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Letters to the Editors
Development is to blame for county's water problem
© St. Petersburg Times, published February 27, 2000
Editor: Although it is not my intention, in any way, to throw discredit on the efforts of those interested parties that have and are fighting the misuse of the water in Pasco County, the one issue that has stayed with me through all of the struggles is that there is a failure within the County Commission to see that it is its own worst enemy.
When I first came to Pasco County the population at that time was approximately 75,000 people and water then was as plentiful as anyone could want. True, the same could be said about the two counties to the south of us. But regardless, water at that time was abundant for all.
Today, commissioners and concerned citizens want to lay the blame for a shortage of water on those two counties, although Pasco's population has risen to more then 300,000 and still growing. Many new businesses have entered the county and more will come. All along well-traveled routes, malls are springing up and for every foot of ground that is covered over with asphalt, gallons of water are diverted from the underground fresh water that is needed for use by the residents of this county and elsewhere in Florida.
It has been said that for every square foot of paving, an aquifer system is lost forever, and so without a moratorium on future development, matters will only become worse and the only people responsible for this dilemma will be those who sit behind the dais and act with indifference toward what is going on within our own border.
Before Pasco County is stripped clean of its wetlands and forest by developers looking to cash in on what remains good in this county, commissioners must begin to say no. Election time should not be thought of as maximum cash contributions from those who seek a favorable vote from elected officials. If county planners and commissioners can not see the emergency that presents itself today, the tomorrows of the near future will prove to be too late.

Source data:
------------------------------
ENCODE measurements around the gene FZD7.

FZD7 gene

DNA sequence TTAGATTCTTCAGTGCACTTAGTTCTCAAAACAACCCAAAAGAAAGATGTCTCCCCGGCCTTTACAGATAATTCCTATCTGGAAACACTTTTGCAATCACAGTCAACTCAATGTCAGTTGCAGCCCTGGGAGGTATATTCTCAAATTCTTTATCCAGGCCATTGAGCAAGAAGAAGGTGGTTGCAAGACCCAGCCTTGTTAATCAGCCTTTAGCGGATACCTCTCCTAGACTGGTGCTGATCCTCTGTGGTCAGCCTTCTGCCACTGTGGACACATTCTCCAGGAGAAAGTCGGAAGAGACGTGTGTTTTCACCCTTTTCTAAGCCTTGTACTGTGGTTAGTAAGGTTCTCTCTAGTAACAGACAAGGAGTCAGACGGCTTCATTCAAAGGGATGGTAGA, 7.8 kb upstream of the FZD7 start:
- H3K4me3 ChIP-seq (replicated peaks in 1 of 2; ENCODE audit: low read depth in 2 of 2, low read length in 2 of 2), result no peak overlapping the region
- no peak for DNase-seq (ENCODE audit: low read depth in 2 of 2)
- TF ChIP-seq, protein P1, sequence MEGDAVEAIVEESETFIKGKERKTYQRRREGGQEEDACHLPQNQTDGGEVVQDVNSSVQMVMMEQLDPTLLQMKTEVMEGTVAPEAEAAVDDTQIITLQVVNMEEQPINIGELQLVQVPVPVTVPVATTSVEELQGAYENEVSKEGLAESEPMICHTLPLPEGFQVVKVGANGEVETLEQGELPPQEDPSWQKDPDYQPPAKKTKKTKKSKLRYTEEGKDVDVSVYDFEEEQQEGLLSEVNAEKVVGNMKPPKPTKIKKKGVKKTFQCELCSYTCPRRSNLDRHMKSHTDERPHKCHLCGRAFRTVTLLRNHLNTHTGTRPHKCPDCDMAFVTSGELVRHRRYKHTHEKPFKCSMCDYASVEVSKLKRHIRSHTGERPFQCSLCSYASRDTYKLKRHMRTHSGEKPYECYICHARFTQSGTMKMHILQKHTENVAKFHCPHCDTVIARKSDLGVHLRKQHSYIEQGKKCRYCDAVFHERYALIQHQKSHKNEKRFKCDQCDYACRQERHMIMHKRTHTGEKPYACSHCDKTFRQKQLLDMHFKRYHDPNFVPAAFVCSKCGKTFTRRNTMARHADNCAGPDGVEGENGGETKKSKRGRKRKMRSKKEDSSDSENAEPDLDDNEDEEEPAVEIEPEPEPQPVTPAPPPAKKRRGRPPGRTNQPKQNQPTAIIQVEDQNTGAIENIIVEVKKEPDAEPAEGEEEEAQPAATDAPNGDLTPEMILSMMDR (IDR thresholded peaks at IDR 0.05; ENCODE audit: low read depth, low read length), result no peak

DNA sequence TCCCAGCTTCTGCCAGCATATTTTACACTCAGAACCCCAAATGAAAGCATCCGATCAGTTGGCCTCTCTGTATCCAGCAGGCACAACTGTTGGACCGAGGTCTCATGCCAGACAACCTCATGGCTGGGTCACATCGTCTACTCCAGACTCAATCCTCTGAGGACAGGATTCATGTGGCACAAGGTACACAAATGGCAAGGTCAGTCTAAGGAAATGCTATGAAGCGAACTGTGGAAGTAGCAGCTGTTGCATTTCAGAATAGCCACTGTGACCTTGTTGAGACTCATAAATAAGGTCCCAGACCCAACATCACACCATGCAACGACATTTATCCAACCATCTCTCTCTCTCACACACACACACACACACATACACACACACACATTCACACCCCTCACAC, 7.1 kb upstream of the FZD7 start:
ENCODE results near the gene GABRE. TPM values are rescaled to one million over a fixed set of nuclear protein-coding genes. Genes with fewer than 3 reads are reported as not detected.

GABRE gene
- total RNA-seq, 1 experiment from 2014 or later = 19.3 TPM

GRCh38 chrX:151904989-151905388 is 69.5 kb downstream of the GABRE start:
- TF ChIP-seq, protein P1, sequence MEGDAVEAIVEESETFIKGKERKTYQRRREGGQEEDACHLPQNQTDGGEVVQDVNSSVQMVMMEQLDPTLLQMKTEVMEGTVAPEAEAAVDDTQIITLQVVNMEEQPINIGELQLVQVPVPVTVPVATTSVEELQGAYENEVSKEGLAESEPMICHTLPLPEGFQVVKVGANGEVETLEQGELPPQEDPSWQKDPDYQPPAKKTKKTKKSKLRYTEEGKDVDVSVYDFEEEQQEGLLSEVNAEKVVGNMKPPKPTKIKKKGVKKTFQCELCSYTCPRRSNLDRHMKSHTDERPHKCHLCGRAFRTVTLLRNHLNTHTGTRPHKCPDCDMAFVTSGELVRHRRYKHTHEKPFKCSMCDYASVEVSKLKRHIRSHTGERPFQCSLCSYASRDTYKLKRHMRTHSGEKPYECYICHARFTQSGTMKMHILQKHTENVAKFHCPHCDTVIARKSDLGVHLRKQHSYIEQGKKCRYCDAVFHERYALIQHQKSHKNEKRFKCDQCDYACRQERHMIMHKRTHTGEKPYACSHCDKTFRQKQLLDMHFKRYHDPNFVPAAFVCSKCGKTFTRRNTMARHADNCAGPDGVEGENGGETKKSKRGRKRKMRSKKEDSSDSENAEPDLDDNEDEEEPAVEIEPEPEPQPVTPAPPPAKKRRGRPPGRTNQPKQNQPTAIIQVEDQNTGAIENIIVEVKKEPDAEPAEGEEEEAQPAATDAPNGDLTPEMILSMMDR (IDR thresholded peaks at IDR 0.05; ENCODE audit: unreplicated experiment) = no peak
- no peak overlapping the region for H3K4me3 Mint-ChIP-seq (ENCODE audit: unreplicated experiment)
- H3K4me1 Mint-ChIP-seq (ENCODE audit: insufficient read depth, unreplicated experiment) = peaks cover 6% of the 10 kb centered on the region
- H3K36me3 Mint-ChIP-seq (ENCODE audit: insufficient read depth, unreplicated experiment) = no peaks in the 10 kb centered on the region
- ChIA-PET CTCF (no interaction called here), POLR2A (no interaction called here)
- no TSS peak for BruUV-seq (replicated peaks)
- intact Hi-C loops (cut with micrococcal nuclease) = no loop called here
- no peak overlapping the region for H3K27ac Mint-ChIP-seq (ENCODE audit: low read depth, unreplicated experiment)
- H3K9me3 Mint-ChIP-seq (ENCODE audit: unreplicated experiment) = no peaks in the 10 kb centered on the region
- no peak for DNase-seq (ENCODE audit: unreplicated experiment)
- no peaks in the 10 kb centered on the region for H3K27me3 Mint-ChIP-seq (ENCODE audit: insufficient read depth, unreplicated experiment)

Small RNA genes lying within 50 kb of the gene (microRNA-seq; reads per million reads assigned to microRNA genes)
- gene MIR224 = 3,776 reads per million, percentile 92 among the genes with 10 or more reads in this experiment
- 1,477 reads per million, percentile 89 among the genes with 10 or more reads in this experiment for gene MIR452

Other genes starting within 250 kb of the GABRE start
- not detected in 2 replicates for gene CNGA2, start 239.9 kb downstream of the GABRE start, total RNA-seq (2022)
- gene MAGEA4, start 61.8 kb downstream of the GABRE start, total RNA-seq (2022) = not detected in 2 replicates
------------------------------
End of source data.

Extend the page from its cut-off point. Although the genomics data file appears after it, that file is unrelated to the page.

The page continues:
This is an election year. It is time for the voters to voice their disapproval of what has happened in past years and to look for someone with courage enough to do what is right for Pasco County. Developers should no longer run this county or any other county in Florida.
Satellite dishes aren't the answer fed-up cable customers are seeking
Re: "Time Warner wrong to zap channel," Feb. 25 letter
Editor: I have no argument other than to say go easy on suggesting satellite dishes as an answer to cable's unconcern for cable subscribers.
We have been on satellite mostly for the past six years and at $30.99 per month ($371.88 annually) including tax, you get commercials up to your ears and rerun after rerun.
If that isn't enough, from time to time, especially on holidays, you get a full daily schedule of the same rerun for up to 12 hours or more, often times followed by another rerun shown repeatedly.
The Dukes of Hazzard on TNN seems permanent. M*A*S*H shows twice a day, one hour each showing. Now the A-Team and McHale's Navy have been brought back and Walker, Texas Ranger (reruns) seems to be a permanent fixture. Don't forget Gomer Pyle USMC and Petticoat Junction. It features so many reruns with nothing new that the list is too long to mention here.
While the fee may not be a great deal of money, don't forget that in your agony, they are also collecting from advertisers. The programs are so chopped up with a half dozen commercials each break, it is almost impossible to find any enjoyment.
Cable is a tough pill to swallow, but we dropped satellite for a year and went back to cable. I have to question why I ever found satellite to be the lesser of two evils.
Also, small dishes are claimed as digital TV. Unlike the 10-foot dishes, digital is lost with any rainstorm and it doesn't have to be in the same county you are in. We are leaving this county and are seriously considering leaving the system with the buyer.
Check into the satellite system very carefully before investing.
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